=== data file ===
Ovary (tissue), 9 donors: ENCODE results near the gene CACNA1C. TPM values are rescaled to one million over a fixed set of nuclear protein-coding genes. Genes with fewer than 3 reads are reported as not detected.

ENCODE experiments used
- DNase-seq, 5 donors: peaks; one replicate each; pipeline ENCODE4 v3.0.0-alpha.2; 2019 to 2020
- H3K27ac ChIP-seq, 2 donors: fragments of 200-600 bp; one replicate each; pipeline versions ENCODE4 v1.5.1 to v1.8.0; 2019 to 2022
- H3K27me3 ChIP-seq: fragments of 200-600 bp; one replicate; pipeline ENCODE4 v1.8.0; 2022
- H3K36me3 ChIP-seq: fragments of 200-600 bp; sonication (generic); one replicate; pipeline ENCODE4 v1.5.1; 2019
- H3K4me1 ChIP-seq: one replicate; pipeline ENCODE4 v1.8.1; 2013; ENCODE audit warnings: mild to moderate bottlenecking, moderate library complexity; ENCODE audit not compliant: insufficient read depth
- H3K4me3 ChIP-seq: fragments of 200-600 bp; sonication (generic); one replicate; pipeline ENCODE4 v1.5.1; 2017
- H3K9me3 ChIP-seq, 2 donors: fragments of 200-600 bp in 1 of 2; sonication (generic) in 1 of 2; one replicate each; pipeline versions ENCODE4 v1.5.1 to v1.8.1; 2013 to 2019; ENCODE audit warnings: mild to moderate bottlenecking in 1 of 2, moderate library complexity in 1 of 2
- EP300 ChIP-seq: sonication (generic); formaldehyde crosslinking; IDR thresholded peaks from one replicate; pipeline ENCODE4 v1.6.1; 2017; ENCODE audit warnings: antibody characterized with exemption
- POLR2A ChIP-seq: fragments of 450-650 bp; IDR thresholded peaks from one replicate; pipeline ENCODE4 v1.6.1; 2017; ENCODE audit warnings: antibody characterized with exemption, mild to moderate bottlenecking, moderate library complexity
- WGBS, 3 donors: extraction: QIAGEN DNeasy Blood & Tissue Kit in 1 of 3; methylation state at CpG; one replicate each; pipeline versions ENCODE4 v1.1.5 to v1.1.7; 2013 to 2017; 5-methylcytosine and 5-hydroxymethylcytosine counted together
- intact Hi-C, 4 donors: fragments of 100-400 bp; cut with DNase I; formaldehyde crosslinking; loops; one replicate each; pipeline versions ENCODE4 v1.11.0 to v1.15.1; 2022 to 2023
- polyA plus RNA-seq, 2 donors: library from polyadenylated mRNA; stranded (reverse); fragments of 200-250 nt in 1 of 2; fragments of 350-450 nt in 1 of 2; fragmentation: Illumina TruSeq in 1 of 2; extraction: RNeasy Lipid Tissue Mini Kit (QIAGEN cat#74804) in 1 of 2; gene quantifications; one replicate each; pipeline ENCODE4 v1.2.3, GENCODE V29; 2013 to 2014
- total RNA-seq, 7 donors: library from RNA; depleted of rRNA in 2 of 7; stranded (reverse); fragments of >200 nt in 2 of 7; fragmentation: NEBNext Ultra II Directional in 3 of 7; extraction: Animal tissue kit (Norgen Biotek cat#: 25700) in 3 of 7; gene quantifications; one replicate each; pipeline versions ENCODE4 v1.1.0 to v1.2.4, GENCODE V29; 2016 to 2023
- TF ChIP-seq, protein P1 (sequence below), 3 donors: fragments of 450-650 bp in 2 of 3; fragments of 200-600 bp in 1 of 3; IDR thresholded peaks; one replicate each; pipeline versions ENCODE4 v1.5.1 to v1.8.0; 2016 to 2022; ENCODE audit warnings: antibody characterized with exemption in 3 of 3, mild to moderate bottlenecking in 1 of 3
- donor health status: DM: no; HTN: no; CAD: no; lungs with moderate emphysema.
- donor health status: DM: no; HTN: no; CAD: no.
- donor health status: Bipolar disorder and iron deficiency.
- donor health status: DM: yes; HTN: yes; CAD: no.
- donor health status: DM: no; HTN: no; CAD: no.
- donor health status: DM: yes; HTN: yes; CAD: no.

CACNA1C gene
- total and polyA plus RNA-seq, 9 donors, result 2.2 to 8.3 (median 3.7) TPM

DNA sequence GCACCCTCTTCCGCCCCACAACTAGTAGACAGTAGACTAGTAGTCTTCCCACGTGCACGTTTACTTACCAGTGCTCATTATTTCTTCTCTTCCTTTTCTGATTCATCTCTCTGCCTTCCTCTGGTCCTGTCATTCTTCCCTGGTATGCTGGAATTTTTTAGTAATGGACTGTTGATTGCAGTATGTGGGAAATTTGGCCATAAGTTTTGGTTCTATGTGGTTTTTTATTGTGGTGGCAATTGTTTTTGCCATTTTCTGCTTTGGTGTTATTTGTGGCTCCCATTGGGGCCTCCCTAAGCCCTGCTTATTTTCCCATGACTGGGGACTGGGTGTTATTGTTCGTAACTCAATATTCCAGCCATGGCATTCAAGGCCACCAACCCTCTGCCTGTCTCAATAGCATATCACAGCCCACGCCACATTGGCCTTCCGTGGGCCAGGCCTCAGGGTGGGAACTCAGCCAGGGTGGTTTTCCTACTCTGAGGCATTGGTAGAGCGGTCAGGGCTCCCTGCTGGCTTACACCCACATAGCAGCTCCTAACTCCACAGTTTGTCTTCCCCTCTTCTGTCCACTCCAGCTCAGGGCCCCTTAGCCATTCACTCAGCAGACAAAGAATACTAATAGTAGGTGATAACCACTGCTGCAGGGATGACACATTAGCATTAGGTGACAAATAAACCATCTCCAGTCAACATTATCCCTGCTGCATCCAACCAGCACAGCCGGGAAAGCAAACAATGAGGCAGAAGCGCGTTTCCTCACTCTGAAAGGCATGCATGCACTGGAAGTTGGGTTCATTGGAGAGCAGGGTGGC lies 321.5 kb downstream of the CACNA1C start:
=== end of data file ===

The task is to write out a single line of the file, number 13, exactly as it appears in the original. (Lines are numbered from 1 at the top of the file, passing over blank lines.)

- intact Hi-C, 4 donors: fragments of 100-400 bp; cut with DNase I; formaldehyde crosslinking; loops; one replicate each; pipeline versions ENCODE4 v1.11.0 to v1.15.1; 2022 to 2023